Charles Xavier Imagine
Studying in university with Charles Xavier would include awkward jokes, long conversations about mutations and occasional drinking in cosy bars. No matter how drunk he would be he’d always take you home. He would blush when you hug him goodbye. He would read your mind and answer on your question before you even ask one. He would always pledge not to do this but he’d never keep a promise. He’d tell you some complicated science comparisons instead of normal complements. You’d play chess together and of course he would always win. Sometimes he would modestly glance at you. He would read you up for examinations and reduce your stress and anxiety before them. In case of need he would get into your head on actual test to help, but he’d always remind you later to revise better next time. You would secretly watch him studying. Instead of talking in the evening he would read you biology textbook to sleep.
What do you think is the likelihood that Richard II of England was queer?
Short answer: Possibly yes, but most likely asexual if anything.
Longer answer: Have some Thoughts on the ways in which we construct historical “queerness” and standards of proof (this also serves excellently as a post for Queer History Friday thank you very much) and emotional relationships vis a vis sexual ones, especially in the limited medium of medieval chronicles.
To start, Richard was only 10 years old when he became king (his father was the Black Prince, who died in 1376, and his grandfather was Edward III, who died in 1377) and he died when he was only 33 ( b.1367-d.1400), so he was quite young during all of this time. Even during the 1387-88 crisis with the Lords Appellant, which set the stage for the troubles that basically ended his reign, he was only 20 years old, so it’s pretty understandable that a young man would turn to wise older courtiers for experience and advice. This was especially the case because Richard had three powerful and full-grown uncles, led by John of Gaunt (whose son, Henry Bolingbroke, would later depose Richard and become Henry IV). They were definitely viewed as a possible threat to the throne (as was usually the case with primogeniture, when an underage son of an eldest brother got the heirs and honours and the other brothers missed out) and a regency council was quickly established in hopes of giving Richard a power base away from them. But the English people deeply mistrusted these councils/councillors, and that discontent led to the Peasants’ Revolt of 1381, the first major crisis of Richard’s reign (he was only 14). In the aftermath of that, there was continued shuffling around as to who had the effective reins of government and who had influence and so forth. So there was plenty of environment for an ambitious man to get close to the young king and influence/try to win his patronage and trust.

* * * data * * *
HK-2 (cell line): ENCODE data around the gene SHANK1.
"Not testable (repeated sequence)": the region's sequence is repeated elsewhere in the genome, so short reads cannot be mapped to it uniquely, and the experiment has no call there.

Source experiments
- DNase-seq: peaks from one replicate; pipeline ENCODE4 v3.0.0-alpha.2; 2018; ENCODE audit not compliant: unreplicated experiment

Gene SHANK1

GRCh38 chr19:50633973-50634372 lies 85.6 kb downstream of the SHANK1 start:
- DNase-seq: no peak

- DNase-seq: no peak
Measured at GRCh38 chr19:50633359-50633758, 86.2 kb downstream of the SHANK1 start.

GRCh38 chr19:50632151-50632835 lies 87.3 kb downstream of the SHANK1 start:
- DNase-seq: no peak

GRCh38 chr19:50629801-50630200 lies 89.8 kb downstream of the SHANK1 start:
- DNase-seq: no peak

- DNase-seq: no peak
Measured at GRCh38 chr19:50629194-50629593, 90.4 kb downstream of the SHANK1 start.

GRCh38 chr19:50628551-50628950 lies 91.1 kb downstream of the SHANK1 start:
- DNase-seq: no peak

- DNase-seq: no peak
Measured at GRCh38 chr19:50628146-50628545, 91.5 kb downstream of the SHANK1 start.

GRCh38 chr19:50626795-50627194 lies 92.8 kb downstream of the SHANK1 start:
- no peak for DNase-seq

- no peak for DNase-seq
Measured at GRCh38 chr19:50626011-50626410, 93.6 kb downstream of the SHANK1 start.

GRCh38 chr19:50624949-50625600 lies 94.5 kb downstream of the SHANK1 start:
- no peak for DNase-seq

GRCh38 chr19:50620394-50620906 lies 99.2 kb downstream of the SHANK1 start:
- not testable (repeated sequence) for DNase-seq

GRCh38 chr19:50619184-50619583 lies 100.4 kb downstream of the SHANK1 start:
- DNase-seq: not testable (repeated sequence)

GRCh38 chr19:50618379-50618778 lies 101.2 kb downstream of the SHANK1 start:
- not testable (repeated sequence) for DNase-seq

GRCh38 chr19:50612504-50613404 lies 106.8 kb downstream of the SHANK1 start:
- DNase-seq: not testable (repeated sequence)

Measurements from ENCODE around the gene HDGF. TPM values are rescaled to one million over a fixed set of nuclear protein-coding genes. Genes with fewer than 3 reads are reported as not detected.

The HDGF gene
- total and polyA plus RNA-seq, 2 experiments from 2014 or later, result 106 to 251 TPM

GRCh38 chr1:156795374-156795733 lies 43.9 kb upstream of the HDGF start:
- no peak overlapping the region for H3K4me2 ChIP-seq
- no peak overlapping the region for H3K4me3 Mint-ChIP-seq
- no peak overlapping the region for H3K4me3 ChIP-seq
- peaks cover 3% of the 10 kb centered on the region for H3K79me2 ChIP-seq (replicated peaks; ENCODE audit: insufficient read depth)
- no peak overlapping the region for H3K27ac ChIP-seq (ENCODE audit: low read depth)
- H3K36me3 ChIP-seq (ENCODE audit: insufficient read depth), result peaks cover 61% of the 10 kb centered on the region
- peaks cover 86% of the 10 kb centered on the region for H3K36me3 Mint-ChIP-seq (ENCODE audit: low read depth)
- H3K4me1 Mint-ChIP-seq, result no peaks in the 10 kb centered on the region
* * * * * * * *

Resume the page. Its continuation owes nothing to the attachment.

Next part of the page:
According to rumour, his [Richard]’s closeness to Lord Robert and his deep love and affection for him was not without some taint of an obscene relationship, and Lord Robert’s fellow nobles and barons spoke in whispers of their indignation that so mediocre a man should aim at so high an office, seeing that he had no nobility of birth or endowment of other virtues that might rank him above the others.